Bitcoin has recovered from its recent crash, with the price of the cryptocurrency reaching $2,790 at 2.00am BST this morning before falling slightly to $2,691 as of 11.30am BST.
This is close to the high of $2,855 that was recorded on Sunday.
The price has stabilised after Bitcoin miners activated BIP91 – a software update aimed at solving Bitcoin’s scalability problem.
On Saturday, BIP91 was activated after 93 per cent of miners signalled their support – well above the 80 per cent threshold that was needed.
The Bitcoin market crashed between July 12 and July 16 amid fears that the update would not be accepted, which would have triggered a user-activated soft fork splitting the cryptocurrency into two assets.
Andrew Lee, head of bitcoin-shopping startup purse.io, said: “We’re thrilled to get past this impasse.”
In further good news, Bank of America Merrill Lynch has predicted that Bitcoin will go “mainstream” once banks start accepting it.
A “crucial hurdle’ for the cryptocurrency will be whether institutions accept it as collateral, the bank’s commodity and derivatives strategist Francisco Blanch wrote in a report.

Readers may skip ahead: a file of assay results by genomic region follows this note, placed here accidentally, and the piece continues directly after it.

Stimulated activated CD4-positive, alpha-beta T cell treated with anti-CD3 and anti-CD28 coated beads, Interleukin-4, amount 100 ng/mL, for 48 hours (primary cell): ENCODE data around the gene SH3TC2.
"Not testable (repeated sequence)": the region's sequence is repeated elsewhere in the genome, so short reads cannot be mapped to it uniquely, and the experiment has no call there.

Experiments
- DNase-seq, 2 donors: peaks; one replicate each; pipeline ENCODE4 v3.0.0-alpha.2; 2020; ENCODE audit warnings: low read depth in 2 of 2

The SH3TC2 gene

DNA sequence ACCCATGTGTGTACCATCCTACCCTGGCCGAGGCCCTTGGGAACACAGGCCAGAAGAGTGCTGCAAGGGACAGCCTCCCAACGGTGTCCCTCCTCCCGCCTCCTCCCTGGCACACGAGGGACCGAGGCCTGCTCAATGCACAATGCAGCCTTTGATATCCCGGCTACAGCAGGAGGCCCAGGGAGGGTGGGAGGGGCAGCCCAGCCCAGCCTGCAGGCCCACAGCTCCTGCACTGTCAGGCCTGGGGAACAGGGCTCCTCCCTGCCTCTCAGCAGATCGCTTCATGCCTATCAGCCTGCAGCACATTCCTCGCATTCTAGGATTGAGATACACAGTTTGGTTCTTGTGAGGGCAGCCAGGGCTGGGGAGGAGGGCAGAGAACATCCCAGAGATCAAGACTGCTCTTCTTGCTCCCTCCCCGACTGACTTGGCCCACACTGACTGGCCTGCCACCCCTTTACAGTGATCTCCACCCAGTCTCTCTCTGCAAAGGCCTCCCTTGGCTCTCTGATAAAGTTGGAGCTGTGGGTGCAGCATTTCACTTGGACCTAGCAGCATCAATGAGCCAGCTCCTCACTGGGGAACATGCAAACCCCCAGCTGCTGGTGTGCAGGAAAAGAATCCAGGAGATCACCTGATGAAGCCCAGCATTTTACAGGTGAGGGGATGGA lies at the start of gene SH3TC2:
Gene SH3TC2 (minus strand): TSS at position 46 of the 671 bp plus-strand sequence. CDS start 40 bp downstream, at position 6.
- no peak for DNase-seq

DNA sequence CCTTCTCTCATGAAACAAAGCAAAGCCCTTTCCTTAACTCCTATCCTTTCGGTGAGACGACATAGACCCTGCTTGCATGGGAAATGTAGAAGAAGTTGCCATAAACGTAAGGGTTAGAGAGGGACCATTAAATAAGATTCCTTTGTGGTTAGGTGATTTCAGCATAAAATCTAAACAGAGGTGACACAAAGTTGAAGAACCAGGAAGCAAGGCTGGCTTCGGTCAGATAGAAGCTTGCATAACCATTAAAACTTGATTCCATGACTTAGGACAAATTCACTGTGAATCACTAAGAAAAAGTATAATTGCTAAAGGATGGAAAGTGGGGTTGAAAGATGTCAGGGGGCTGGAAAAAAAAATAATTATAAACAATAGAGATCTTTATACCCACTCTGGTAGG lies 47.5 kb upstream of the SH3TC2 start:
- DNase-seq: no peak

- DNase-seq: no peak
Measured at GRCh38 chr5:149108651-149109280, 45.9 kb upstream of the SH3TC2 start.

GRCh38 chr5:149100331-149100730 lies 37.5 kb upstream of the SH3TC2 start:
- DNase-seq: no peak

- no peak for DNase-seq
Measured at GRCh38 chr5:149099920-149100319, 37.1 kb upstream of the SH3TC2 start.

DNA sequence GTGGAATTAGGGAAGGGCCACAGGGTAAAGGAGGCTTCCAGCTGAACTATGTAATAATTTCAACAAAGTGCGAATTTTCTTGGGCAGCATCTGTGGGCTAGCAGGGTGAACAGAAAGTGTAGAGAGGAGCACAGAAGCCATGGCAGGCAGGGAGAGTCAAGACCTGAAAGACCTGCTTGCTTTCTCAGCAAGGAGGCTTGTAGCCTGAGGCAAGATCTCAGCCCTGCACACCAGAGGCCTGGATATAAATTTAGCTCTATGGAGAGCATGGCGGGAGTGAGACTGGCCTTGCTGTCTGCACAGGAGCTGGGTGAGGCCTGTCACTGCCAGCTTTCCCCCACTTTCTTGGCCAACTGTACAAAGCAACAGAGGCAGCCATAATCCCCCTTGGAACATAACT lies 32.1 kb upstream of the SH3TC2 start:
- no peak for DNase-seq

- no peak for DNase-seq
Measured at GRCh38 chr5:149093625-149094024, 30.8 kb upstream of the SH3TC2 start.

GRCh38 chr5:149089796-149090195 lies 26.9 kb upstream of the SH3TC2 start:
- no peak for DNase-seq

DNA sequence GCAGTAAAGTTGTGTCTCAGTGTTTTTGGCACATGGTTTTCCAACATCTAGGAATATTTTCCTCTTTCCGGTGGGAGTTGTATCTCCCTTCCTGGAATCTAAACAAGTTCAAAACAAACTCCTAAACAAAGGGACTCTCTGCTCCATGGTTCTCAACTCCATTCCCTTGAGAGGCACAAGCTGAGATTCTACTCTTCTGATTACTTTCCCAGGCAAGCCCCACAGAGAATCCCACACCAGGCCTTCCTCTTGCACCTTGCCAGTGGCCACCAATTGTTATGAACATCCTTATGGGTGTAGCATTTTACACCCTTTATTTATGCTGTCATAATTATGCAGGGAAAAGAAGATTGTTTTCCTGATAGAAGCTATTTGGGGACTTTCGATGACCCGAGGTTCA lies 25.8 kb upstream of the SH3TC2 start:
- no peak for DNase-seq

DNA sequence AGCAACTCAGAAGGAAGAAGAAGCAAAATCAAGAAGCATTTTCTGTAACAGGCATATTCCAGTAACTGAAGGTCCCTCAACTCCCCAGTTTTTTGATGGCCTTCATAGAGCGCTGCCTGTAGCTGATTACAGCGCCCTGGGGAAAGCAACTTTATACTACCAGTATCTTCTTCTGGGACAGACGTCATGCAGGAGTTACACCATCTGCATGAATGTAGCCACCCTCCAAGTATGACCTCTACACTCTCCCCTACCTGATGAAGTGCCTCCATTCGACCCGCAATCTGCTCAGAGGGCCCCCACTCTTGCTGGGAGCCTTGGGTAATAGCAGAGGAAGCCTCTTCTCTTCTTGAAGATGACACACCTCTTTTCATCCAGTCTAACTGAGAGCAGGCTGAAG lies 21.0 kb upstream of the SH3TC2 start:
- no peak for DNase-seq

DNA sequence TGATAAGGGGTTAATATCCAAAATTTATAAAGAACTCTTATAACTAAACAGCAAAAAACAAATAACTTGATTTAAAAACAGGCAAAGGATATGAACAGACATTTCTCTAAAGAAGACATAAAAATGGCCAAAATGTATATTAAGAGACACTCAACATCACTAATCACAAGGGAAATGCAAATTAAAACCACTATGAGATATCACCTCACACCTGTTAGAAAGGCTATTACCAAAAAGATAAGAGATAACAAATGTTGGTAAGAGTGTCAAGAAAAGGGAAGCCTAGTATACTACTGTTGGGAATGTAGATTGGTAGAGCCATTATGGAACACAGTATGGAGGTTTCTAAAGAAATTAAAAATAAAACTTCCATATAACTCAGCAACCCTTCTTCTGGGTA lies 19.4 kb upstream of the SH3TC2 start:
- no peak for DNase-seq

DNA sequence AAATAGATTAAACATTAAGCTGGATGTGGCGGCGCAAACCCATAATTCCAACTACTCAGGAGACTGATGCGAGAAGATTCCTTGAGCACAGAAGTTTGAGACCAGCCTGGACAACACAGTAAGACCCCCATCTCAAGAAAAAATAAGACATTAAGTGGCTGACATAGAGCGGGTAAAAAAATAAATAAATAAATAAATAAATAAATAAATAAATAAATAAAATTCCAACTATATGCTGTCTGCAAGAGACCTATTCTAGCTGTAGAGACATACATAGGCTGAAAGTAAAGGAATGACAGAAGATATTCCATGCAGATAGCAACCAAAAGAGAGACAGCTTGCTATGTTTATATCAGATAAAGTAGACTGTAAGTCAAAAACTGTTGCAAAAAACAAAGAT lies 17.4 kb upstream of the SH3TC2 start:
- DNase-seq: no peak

“But we are not aware of any major institution that takes cryptocurrency as collateral at the moment,” he added.
Blanch detailed how currency has developed through the ages from salt and other commodities, to gold and finally to modern money.
He noted that in the last year, volatility in Bitcoin markets fell below levels witnessed in silver markets.
“Bitcoin’s volatility is very high compared to the euro, the yen or even gold,” he wrote, according to CNBC.
“But it fell twice last year below the volatility of silver, the world’s currency for 400 years.”
Bitcoin’s value has more than doubled since the start of the year and has soared almost 740 per cent in the past two years, according The Motley Fool.